The WannaBeatles are getting serious about our new album.
Not that we weren't serious before, but now it's taken on a more intense quality, as we scrape away normal items from our schedules to make room for the real nitty gritty of bouncing ideas back and forth to find out how our own group-written songs will go.
There's a sad but revealing scene in the movie "Let It Be" where Paul and George are seen working together in the studio, somewhat listlessly, and George says, calmly but with a lingering hint of bitterness, "I'll play whatever you want me to play."
What happened to the Beatles, psychologically, creatively, emotionally - as they made their way from charming pop idols to world-weary professionals - is not without its sobering lessons.
While the Beatles may have inspired millions of us to become musicians, to embrace the dream that being in a band was a uniquely exciting prospect, it's also true that they broke up, went their own individual ways, and became very different people from the inspiring characters we first met in '63 or '64, if we're old enough to remember.
And although they were a band, they were also individuals who exerted their own individual visions, or, by nature of the dynamics between them, imposed their visions on each other. John and Paul were the driving forces, writing most of the songs and determining the overall musical course, even when it dispersed into the "home movie" informality of the White Album. George was basically an unappreciated younger brother, until nearly the end, when his songs on Abbey Road, "Something" and "Here Comes The Sun," established him as an equally valid contributor. Ringo was never in the band as a writer or singer; his role was to serve the creative expressions of the others, which he did cheerfully and patiently.
The group was presented and viewed as four guys, but the musical output was overwhelmingly dependent upon the energy, style, and ideas of John and Paul.
With us, there's no obvious imbalance. We're all four qualified and experienced, to varying degrees, as writers, singers, players, arrangers and producers. What's unusual is the process of embarking upon a songwriting effort where four minds - all loaded with ideas, but coming from various stylistic backgrounds - attempt to coordinate the intricate process of putting songs together.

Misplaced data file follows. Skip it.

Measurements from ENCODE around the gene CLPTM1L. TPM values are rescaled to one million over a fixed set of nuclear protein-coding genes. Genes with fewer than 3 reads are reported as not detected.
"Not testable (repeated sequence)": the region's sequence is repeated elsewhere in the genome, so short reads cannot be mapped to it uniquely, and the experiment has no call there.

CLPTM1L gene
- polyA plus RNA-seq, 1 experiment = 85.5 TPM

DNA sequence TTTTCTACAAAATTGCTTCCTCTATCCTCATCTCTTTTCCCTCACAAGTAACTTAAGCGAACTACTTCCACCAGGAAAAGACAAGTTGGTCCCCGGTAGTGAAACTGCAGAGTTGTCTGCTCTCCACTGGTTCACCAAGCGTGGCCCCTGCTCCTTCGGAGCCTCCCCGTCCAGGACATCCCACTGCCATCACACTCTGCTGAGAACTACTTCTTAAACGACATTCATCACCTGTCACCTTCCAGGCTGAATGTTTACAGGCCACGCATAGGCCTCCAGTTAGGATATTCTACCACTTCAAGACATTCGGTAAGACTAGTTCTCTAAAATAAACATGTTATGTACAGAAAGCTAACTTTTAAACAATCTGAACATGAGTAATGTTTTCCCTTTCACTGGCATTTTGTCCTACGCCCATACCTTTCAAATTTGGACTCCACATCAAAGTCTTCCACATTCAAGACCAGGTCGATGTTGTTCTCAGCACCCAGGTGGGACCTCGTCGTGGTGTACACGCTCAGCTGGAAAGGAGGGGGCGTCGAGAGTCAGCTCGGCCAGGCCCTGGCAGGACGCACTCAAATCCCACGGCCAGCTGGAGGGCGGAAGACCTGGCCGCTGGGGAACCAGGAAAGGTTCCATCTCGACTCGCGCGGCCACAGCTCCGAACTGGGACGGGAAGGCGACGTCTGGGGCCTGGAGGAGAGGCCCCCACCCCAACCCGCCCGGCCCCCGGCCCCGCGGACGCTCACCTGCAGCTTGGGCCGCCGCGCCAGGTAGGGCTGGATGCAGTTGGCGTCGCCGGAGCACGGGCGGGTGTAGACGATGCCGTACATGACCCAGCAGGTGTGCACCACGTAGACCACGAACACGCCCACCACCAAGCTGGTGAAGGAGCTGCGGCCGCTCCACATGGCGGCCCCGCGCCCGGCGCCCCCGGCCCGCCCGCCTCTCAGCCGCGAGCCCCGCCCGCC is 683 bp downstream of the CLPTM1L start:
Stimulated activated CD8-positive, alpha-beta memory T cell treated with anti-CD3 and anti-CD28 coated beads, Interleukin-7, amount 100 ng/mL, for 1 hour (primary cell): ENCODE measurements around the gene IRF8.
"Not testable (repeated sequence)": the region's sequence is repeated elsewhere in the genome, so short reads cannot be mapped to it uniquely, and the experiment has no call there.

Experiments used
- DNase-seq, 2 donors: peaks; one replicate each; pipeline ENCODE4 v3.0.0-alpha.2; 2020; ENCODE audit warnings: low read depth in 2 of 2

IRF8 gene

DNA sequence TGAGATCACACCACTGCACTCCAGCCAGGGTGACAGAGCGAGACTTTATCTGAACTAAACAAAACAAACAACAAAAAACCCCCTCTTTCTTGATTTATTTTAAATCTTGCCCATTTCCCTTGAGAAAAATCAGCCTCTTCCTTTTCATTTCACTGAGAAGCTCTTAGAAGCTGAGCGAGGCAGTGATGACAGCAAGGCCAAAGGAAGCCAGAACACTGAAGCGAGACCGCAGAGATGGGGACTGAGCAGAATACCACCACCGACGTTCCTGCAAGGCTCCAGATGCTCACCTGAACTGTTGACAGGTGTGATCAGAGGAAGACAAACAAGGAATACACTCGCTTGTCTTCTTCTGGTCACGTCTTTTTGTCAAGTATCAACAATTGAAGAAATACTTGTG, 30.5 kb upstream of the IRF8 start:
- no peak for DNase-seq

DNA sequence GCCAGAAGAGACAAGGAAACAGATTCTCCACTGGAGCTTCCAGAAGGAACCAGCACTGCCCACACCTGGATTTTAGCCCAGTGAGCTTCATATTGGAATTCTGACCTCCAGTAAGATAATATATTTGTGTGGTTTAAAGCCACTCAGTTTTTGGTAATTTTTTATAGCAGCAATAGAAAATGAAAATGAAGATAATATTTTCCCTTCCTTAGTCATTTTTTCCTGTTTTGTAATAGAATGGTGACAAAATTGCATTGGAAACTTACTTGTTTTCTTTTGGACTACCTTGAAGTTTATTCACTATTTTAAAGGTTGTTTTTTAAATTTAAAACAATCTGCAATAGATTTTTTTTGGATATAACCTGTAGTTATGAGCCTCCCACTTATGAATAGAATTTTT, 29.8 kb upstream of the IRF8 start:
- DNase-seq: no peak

We've been humbled, and challenged, by realizing that our assumptions, and skills, were not enough to prepare us for the complexity of making something that we're all involved in and feel excited about.
It's a great lesson in relational dynamics, and the nature of creative work.
The most recent example is "We're Still Rockin'," which started as an idea from David, who wanted to do a fast number in the manner of "Good Lovin'" by the Rascals. We had recently learned and performed that song, and came to appreciate its energy and simplicity. David, being Cuban and very conversant with Latin grooves, helped us see the roots of Dino's drum part, which was largely the Puerto Rican presence in New York. (Check out "West Side Story" or "Spanish Harlem" for other signposts of this major cultural influence in pop music history.)
But our influences are far too rich to take one song as a model. Another one David mentioned was "R.O.C.K. in the U.S.A." by John Mellencamp, which is not quite as fast, or rhythmically complex, as "Good Lovin'" but equally powerful and simple.
David presented a rough draft of his song a couple of weeks ago.
Dennis got a hold of it and put his own New York spin on it, changing the order of the words in the title, to rephrase the melody. I took Dennis's version, and made a rough demo, rearranging some of David's chords in the pre-chorus to allow four beats on an F#minor chord rather than two.
Then Dennis came up with an alternate lyrical concept, which was called "Now We're Rockin'." This version doubled the length of David's original pre-chorus section.
Two days later, we were at Fox 17 to do a promotional appearance for Fabulous Females Fighting Cancer, a benefit show we're doing tonight, and Dennis took the opportunity to gather us in the break room, where we looked at the song in its most recent form. That's when Nathan came up with the idea of changing the key for the chorus, giving the listener a real surprise.